When will the next book be published?

Currently, 13 Marius’ Mules titles are available, 6 Tales of the Empire. 5 Praetorian novels, 5 Templar books, 2 Damned Emperors and 4 of the Ottoman Cycle, as well as a number of short story works and collaborations. All three books in the collaborative trilogy with Gordon Doherty are now complete, with the first due for publication with Head of Zeus on December 10th. Look for Templar 6 in the late autumn. Regular updates are given on my Facebook page and Twitter account.

Why are only some of your titles available in certain formats/regions?

Sadly, it depends partially on the publisher and rights available. Currently it stands thus:

  • The Damned Emperors books are in every format.
  • Marius’ Mules are available everywhere in paperback and digital formats, and are being gradually released on audio also.
  • Praetorian are worldwide, but only in paperback, audible and kindle editions due to exclusivity contracts.
  • Tales of the empire & Ottoman Cycle in paperback and all digital everywhere through Canelo.
  • Templar novels. Also Canelo, available everywhere in paperback & ebook.

I will update this as any new options become available.

What is next with Marius’ Mules?

Marius’ Mules has followed Caesar’s Gallic wars and the ensuring Civil Wars. There is one year of said war left, and 2021 will see book 14 taking on the war in Spain. Beyond that there remains only a final volume dealing with the tumultuous events of 44 BC, leading up to the Ides of March. The last book will e released in 2022

What Damned Emperor is next?

Though Orion declined to continue the series after Caligula and Commodus, Canelo have taken up the mantle. Though the timescale for production has yet to be agreed, the remaining two books on Domitian and Caracalla will be forthcoming through this different publisher.

What about Young Fronto?

I have been asked more than once whether I intend to write anything set when Fronto was younger, such as in Spain with Caesar. The answer to that is: who knows? Perhaps when the series is complete I will be struck by a Bernard Cornwell-esque desire to go back and tell the early stories. Might happen. In the meantime, I have so many projects on the drawing board that I simply can’t figure any time I could get to it, so it remains a possibility. I have, of course, covered some of this history in MM9.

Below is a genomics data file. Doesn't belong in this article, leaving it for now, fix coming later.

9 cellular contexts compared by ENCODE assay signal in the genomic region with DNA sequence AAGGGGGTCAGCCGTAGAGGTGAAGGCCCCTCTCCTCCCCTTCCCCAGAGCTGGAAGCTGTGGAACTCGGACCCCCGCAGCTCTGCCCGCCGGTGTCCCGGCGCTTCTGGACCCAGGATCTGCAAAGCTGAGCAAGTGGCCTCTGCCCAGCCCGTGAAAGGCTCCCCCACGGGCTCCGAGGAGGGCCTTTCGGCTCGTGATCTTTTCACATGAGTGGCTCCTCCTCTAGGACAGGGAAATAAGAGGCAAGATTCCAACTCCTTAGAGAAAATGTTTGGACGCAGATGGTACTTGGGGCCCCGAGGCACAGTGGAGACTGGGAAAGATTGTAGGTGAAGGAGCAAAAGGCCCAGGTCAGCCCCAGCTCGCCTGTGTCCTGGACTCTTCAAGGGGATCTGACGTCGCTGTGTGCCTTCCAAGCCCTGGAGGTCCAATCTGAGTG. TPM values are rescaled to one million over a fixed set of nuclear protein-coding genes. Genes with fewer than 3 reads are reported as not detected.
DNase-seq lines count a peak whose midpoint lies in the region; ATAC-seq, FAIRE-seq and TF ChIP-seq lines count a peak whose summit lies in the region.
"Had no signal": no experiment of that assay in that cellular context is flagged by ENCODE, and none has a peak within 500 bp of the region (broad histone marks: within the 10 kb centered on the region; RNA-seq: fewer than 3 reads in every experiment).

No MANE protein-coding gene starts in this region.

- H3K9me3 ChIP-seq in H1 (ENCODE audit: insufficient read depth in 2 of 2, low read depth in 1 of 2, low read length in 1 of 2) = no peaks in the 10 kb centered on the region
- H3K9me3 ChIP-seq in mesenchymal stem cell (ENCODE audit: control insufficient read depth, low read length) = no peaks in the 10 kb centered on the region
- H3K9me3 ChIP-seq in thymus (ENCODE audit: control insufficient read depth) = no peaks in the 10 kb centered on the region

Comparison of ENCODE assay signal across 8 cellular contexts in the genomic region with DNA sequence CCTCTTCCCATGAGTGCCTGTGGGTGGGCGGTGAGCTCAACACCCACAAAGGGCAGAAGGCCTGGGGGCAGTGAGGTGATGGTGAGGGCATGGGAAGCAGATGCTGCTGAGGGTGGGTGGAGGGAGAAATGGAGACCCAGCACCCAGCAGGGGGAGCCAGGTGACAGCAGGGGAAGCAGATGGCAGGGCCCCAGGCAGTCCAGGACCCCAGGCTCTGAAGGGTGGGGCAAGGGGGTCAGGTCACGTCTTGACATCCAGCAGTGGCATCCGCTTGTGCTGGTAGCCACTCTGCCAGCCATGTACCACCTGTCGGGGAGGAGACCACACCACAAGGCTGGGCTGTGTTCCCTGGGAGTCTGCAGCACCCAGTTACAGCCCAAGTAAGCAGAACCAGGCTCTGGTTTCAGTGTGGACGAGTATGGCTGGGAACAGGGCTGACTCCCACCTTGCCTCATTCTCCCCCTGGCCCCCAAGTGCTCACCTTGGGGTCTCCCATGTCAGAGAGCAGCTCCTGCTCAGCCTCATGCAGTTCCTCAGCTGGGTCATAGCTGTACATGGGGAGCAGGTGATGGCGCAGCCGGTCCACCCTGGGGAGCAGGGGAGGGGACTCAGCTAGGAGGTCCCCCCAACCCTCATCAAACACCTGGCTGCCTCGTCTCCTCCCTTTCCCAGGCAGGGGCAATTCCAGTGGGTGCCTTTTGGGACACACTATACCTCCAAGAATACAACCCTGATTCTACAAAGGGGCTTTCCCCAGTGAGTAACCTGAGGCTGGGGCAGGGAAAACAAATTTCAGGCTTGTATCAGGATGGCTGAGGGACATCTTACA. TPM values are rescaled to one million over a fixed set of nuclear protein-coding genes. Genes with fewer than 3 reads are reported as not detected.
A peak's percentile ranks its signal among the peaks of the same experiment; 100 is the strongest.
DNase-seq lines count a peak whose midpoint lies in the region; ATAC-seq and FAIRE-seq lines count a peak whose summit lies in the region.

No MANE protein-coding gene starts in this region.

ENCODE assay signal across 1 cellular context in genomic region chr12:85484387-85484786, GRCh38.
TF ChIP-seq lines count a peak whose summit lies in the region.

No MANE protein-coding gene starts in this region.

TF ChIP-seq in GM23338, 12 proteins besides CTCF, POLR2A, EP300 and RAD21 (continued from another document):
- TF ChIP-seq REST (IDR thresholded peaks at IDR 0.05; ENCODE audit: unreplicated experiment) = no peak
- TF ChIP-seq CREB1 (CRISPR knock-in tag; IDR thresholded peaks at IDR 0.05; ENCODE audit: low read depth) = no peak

Why don’t you do a talk/signing in my area?

The simple upshot is that I probably will, if invited and if it’s cost-effective. If you have a venue in mind and I can do it without huge outlay or there is payment enough to cover expenses, do get in touch.

Why do you also write fantasy works?

There is something liberating about launching into a project that is based entirely on my imagination and not limited by the definitive events laid out in history. I have thoroughly enjoyed telling the tales in Tales of the Empire, and there is at least one still to come.

Have I thought about writing about (period x) in Roman history?

I have had several suggestions of subjects and periods that I could write about. Some are very good suggestions and I will seriously consider them when the time comes (I have several works scheduled for the next few years). Periods and situations suggested (that I love) include Constantinian Rome and Roman Egypt. Well good news there: if you have kids, they might like Crocodile Legion, my children’s novel set in Roman Egypt, and the trilogy written with Gordon Doherty is based around the era of the Tetrarchy and the rise of Constantine and Maxentius.

Have I read Wallace Breem’s Eagle in the Snow?

I have been asked this three times and that has astounded me. And the answer was no. Miraculously, given the high esteem in which the book is held, I had remained strangely unaware of it. This has recently been corrected. During the final stages of writing MM3, I took the time to purchase and read Breem’s seminal work. It is an astoundingly emotional ride, I have to say. To those of you who likened Fronto to Maximus in that novel, all I can say is thank you. I can see a similarity myself.

Why are my Kindle titles priced so low, when the paperback list price is quite high?

Very simply, I have no control over the paperback price, which is determined by the publishers, depending upon the size of the book (and most of my books are pretty long.) I do, however, have control over the price of the electronic editions, and I have deliberately set them as low as the publishing system will allow. The reason for this is that I am passionate about both reading and writing, and I believe that books are becoming too pricey. If things continue with the current trend, people will stop reading unless they’re quite wealthy, and will rely on TV. I would rather lower the price and encourage people to read.

Did the HBO series Rome influence my writing of Caesar?

I actually began writing Marius’ Mules long before Rome came on, but was almost ecstatic to see how well their portrayal meshed with my own view of him. It is, in retrospect, almost as though the MM series is a prequel for the show. In a similar way, since I finished the first novel, I have found echoes of my work in that of others. I guess that’s unavoidable, given the closeness of the subject and period.